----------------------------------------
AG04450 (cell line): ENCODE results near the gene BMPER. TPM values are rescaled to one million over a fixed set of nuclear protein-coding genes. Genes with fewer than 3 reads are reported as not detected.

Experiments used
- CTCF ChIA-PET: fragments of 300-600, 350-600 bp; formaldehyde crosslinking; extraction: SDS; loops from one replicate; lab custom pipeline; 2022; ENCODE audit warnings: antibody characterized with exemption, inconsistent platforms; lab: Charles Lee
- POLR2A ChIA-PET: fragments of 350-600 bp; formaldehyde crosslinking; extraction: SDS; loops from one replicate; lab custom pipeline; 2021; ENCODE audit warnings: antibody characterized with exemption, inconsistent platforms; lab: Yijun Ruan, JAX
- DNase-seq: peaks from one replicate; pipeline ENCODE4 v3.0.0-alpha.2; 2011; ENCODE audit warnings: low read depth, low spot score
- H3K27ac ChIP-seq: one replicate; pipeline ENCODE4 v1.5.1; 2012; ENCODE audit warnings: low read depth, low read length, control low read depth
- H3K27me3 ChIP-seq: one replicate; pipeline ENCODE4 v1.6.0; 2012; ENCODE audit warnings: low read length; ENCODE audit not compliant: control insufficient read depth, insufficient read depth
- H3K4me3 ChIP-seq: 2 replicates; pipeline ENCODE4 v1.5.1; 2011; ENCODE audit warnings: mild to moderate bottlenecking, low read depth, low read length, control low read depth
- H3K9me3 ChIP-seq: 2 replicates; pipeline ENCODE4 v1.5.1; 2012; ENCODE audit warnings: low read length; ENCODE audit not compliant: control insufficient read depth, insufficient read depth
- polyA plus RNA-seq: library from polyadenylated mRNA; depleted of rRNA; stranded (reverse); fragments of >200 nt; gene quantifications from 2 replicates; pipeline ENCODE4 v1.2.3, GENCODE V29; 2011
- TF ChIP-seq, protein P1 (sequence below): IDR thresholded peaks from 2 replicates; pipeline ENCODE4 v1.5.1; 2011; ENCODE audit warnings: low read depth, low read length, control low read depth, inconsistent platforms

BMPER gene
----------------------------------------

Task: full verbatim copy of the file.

AG04450 (cell line): ENCODE results near the gene BMPER. TPM values are rescaled to one million over a fixed set of nuclear protein-coding genes. Genes with fewer than 3 reads are reported as not detected.

Experiments used
- CTCF ChIA-PET: fragments of 300-600, 350-600 bp; formaldehyde crosslinking; extraction: SDS; loops from one replicate; lab custom pipeline; 2022; ENCODE audit warnings: antibody characterized with exemption, inconsistent platforms; lab: Charles Lee
- POLR2A ChIA-PET: fragments of 350-600 bp; formaldehyde crosslinking; extraction: SDS; loops from one replicate; lab custom pipeline; 2021; ENCODE audit warnings: antibody characterized with exemption, inconsistent platforms; lab: Yijun Ruan, JAX
- DNase-seq: peaks from one replicate; pipeline ENCODE4 v3.0.0-alpha.2; 2011; ENCODE audit warnings: low read depth, low spot score
- H3K27ac ChIP-seq: one replicate; pipeline ENCODE4 v1.5.1; 2012; ENCODE audit warnings: low read depth, low read length, control low read depth
- H3K27me3 ChIP-seq: one replicate; pipeline ENCODE4 v1.6.0; 2012; ENCODE audit warnings: low read length; ENCODE audit not compliant: control insufficient read depth, insufficient read depth
- H3K4me3 ChIP-seq: 2 replicates; pipeline ENCODE4 v1.5.1; 2011; ENCODE audit warnings: mild to moderate bottlenecking, low read depth, low read length, control low read depth
- H3K9me3 ChIP-seq: 2 replicates; pipeline ENCODE4 v1.5.1; 2012; ENCODE audit warnings: low read length; ENCODE audit not compliant: control insufficient read depth, insufficient read depth
- polyA plus RNA-seq: library from polyadenylated mRNA; depleted of rRNA; stranded (reverse); fragments of >200 nt; gene quantifications from 2 replicates; pipeline ENCODE4 v1.2.3, GENCODE V29; 2011
- TF ChIP-seq, protein P1 (sequence below): IDR thresholded peaks from 2 replicates; pipeline ENCODE4 v1.5.1; 2011; ENCODE audit warnings: low read depth, low read length, control low read depth, inconsistent platforms

BMPER gene